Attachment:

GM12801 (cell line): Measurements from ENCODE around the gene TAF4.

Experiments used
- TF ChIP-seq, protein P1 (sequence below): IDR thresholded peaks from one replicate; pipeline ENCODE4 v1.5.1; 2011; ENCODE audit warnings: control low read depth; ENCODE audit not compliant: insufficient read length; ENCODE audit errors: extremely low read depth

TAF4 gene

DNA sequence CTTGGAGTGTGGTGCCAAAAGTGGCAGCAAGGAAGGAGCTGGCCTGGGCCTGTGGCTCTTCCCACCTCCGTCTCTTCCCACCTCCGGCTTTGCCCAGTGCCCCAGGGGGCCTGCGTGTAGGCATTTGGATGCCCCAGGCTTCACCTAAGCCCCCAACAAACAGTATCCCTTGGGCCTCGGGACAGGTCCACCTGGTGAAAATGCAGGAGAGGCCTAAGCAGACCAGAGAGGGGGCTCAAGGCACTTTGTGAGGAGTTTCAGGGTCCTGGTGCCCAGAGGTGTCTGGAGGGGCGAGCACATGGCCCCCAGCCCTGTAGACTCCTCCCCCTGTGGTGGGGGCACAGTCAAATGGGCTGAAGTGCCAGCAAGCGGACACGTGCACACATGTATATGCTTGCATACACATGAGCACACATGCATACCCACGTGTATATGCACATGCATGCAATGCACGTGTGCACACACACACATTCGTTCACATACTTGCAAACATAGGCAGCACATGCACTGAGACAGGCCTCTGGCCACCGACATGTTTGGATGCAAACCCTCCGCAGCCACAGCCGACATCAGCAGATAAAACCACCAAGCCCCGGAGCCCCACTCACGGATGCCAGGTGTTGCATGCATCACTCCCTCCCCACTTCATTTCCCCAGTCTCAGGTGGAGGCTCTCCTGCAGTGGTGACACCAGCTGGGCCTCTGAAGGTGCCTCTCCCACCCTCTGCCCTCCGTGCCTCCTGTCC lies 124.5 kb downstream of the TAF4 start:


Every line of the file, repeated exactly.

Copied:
GM12801 (cell line): Measurements from ENCODE around the gene TAF4.

Experiments used
- TF ChIP-seq, protein P1 (sequence below): IDR thresholded peaks from one replicate; pipeline ENCODE4 v1.5.1; 2011; ENCODE audit warnings: control low read depth; ENCODE audit not compliant: insufficient read length; ENCODE audit errors: extremely low read depth

TAF4 gene

DNA sequence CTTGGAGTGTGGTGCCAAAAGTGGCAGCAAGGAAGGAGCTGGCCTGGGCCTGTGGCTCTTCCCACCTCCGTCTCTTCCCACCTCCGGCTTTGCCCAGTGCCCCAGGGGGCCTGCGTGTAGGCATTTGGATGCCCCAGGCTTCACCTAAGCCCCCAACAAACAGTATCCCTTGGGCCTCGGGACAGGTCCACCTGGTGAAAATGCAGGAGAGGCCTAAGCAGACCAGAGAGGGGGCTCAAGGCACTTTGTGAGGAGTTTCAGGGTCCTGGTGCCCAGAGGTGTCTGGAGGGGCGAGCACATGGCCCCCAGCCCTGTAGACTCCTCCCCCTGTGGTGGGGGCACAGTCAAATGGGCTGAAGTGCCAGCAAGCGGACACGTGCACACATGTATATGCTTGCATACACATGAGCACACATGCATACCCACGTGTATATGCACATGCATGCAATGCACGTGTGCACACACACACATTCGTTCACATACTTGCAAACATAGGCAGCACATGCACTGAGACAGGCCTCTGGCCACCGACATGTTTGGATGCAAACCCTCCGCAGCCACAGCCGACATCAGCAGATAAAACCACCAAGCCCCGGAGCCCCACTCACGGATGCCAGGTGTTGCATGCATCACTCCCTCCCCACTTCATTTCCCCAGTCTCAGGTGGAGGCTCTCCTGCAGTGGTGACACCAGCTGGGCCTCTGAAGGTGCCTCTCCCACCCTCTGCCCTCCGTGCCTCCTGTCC lies 124.5 kb downstream of the TAF4 start: